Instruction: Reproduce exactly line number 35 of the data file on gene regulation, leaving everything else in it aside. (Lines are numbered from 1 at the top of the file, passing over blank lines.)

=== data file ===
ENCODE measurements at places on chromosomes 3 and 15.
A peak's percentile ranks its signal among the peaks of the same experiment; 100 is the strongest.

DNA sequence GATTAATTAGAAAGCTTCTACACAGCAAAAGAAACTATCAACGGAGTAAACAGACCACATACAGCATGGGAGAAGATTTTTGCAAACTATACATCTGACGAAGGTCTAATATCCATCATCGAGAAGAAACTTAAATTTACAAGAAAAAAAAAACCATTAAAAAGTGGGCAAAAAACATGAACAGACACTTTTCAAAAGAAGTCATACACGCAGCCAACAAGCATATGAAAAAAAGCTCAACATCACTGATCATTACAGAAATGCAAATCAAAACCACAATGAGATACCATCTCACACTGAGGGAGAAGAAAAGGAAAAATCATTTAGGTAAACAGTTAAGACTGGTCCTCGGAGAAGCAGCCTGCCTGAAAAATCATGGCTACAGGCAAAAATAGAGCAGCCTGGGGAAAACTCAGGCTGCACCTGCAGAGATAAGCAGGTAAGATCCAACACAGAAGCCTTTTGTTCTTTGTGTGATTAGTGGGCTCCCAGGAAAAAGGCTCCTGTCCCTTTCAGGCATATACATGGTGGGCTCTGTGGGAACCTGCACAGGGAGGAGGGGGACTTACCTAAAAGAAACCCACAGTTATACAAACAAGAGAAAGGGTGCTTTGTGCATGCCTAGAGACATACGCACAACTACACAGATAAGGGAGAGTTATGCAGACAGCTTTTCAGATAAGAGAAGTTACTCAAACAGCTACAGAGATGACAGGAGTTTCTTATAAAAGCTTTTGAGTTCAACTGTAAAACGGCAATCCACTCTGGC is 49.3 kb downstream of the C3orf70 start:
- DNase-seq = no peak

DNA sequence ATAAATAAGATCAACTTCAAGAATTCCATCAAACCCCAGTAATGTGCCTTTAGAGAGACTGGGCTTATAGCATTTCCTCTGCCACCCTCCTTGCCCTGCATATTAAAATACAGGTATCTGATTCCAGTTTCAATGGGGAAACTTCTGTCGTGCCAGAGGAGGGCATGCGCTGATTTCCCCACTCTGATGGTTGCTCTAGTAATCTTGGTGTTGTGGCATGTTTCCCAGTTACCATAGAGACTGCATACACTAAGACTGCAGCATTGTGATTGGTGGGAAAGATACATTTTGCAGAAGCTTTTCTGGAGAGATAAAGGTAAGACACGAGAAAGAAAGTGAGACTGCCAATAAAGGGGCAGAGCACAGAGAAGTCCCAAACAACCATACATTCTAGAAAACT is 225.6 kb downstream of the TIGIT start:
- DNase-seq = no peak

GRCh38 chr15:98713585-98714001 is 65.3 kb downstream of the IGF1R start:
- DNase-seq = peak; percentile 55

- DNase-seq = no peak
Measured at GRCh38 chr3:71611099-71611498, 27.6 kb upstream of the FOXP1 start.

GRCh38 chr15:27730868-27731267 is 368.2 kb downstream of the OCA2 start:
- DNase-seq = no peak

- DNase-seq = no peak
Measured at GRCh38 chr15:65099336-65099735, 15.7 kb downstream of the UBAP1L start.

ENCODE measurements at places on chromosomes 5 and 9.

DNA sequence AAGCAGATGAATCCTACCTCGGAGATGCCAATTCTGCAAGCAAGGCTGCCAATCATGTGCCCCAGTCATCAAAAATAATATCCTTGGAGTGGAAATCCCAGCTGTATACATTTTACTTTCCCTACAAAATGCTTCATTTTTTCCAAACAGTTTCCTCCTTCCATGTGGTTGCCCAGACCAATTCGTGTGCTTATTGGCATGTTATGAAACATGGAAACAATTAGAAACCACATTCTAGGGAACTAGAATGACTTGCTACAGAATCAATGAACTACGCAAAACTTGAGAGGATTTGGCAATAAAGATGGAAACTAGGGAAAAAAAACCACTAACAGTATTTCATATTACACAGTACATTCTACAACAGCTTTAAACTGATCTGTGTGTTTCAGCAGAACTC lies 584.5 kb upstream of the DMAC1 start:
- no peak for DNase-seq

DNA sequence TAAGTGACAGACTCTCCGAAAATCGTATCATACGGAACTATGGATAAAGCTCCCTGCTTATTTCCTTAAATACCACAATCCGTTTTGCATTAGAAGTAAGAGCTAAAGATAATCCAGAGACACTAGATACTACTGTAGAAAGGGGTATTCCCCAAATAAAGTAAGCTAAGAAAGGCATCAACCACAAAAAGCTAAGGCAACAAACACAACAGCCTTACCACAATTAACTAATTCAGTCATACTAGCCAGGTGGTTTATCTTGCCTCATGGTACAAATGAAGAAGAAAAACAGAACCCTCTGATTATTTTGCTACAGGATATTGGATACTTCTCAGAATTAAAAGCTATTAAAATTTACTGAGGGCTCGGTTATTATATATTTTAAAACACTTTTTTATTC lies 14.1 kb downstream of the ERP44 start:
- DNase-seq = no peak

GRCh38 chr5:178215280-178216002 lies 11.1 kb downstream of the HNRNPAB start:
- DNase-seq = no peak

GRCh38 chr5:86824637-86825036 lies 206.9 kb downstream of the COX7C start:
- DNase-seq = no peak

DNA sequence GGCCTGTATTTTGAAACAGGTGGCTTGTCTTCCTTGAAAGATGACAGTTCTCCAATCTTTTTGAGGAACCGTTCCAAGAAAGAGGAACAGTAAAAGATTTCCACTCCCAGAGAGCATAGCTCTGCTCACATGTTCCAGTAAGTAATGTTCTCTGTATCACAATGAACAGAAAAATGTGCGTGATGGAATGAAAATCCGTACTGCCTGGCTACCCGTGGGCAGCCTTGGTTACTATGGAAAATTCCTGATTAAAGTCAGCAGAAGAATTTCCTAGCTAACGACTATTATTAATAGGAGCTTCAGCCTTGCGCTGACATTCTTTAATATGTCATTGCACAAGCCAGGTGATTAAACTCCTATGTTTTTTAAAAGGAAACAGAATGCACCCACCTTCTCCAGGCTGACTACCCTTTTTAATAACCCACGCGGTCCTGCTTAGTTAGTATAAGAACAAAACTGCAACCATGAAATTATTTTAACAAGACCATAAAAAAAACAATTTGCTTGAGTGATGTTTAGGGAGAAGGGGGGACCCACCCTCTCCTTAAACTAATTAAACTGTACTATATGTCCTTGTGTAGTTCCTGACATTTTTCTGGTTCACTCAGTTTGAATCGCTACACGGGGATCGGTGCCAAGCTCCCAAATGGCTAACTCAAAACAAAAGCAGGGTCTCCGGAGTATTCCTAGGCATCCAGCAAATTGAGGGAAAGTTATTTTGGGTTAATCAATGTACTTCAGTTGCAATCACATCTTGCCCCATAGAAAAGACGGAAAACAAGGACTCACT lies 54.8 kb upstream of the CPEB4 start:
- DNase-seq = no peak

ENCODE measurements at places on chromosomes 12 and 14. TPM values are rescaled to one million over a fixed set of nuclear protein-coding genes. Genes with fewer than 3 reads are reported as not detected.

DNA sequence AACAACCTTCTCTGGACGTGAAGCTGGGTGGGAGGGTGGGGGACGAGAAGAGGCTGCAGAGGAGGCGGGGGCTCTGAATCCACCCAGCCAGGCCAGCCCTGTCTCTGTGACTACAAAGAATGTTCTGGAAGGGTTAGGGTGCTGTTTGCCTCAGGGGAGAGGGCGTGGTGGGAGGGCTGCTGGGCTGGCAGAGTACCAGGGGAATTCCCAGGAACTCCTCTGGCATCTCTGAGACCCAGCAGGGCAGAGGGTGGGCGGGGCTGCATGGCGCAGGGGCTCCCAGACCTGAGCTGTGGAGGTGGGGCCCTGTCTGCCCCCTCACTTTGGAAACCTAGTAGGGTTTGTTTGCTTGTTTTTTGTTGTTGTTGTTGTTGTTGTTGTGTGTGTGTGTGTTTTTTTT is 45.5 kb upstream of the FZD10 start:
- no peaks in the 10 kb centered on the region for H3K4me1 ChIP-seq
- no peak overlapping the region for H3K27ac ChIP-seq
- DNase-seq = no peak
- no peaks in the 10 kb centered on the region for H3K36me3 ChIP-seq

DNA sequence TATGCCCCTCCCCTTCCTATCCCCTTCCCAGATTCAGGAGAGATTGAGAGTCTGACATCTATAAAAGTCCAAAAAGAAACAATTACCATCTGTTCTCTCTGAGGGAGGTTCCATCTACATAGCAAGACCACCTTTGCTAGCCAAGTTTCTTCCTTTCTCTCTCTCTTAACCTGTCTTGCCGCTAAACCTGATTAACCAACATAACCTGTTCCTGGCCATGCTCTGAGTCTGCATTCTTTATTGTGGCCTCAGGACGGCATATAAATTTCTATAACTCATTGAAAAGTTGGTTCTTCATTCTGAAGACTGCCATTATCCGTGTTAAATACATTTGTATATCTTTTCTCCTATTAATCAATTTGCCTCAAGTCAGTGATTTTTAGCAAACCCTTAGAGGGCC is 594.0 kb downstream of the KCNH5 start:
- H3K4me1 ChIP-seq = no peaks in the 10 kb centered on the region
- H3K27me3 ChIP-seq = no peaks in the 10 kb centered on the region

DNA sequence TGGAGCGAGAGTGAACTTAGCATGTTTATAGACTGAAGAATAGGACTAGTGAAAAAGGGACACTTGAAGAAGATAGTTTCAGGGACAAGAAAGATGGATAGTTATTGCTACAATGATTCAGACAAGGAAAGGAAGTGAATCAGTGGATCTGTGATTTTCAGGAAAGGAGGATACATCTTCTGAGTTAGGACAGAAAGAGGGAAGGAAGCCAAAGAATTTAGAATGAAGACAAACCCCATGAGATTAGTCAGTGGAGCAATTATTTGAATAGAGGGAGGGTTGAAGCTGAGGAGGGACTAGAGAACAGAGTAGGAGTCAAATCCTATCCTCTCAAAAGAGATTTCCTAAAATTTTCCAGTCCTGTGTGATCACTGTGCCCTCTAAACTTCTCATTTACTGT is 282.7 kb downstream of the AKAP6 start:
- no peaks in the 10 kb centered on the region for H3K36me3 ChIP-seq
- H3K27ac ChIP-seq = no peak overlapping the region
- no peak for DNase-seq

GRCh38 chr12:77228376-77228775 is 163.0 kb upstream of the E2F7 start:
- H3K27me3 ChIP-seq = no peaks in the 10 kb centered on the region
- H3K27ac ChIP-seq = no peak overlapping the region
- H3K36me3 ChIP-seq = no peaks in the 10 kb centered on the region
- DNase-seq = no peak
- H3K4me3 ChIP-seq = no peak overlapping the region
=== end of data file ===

DNA sequence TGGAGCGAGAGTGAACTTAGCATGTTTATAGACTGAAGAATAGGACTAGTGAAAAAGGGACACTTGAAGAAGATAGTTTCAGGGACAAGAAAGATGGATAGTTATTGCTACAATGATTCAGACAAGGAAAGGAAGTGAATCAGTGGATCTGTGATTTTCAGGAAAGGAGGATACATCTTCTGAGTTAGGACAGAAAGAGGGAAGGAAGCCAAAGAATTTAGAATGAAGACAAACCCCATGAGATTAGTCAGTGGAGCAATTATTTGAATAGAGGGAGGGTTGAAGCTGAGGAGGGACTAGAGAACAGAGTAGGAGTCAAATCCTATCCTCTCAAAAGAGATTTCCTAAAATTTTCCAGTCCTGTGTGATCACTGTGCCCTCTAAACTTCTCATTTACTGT is 282.7 kb downstream of the AKAP6 start: